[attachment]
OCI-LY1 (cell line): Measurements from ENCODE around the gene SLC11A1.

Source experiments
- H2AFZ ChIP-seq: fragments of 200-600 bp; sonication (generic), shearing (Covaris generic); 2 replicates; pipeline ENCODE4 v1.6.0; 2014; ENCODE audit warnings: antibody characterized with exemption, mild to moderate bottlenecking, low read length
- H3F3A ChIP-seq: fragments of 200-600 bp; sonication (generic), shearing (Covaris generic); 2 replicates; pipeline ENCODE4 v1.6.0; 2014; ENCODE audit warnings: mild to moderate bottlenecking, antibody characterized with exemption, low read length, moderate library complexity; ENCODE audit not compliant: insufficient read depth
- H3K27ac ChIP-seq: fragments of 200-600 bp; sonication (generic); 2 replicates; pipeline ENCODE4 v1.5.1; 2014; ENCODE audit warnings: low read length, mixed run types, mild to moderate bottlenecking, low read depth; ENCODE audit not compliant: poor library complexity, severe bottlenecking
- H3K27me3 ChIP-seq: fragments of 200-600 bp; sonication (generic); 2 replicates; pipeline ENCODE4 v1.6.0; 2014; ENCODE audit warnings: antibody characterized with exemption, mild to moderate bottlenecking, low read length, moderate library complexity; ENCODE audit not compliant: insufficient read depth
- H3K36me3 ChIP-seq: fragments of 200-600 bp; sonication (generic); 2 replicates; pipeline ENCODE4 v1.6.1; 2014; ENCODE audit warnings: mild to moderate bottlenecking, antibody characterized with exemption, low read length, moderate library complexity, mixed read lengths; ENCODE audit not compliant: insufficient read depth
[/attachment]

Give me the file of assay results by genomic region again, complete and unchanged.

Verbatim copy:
OCI-LY1 (cell line): Measurements from ENCODE around the gene SLC11A1.

Source experiments
- H2AFZ ChIP-seq: fragments of 200-600 bp; sonication (generic), shearing (Covaris generic); 2 replicates; pipeline ENCODE4 v1.6.0; 2014; ENCODE audit warnings: antibody characterized with exemption, mild to moderate bottlenecking, low read length
- H3F3A ChIP-seq: fragments of 200-600 bp; sonication (generic), shearing (Covaris generic); 2 replicates; pipeline ENCODE4 v1.6.0; 2014; ENCODE audit warnings: mild to moderate bottlenecking, antibody characterized with exemption, low read length, moderate library complexity; ENCODE audit not compliant: insufficient read depth
- H3K27ac ChIP-seq: fragments of 200-600 bp; sonication (generic); 2 replicates; pipeline ENCODE4 v1.5.1; 2014; ENCODE audit warnings: low read length, mixed run types, mild to moderate bottlenecking, low read depth; ENCODE audit not compliant: poor library complexity, severe bottlenecking
- H3K27me3 ChIP-seq: fragments of 200-600 bp; sonication (generic); 2 replicates; pipeline ENCODE4 v1.6.0; 2014; ENCODE audit warnings: antibody characterized with exemption, mild to moderate bottlenecking, low read length, moderate library complexity; ENCODE audit not compliant: insufficient read depth
- H3K36me3 ChIP-seq: fragments of 200-600 bp; sonication (generic); 2 replicates; pipeline ENCODE4 v1.6.1; 2014; ENCODE audit warnings: mild to moderate bottlenecking, antibody characterized with exemption, low read length, moderate library complexity, mixed read lengths; ENCODE audit not compliant: insufficient read depth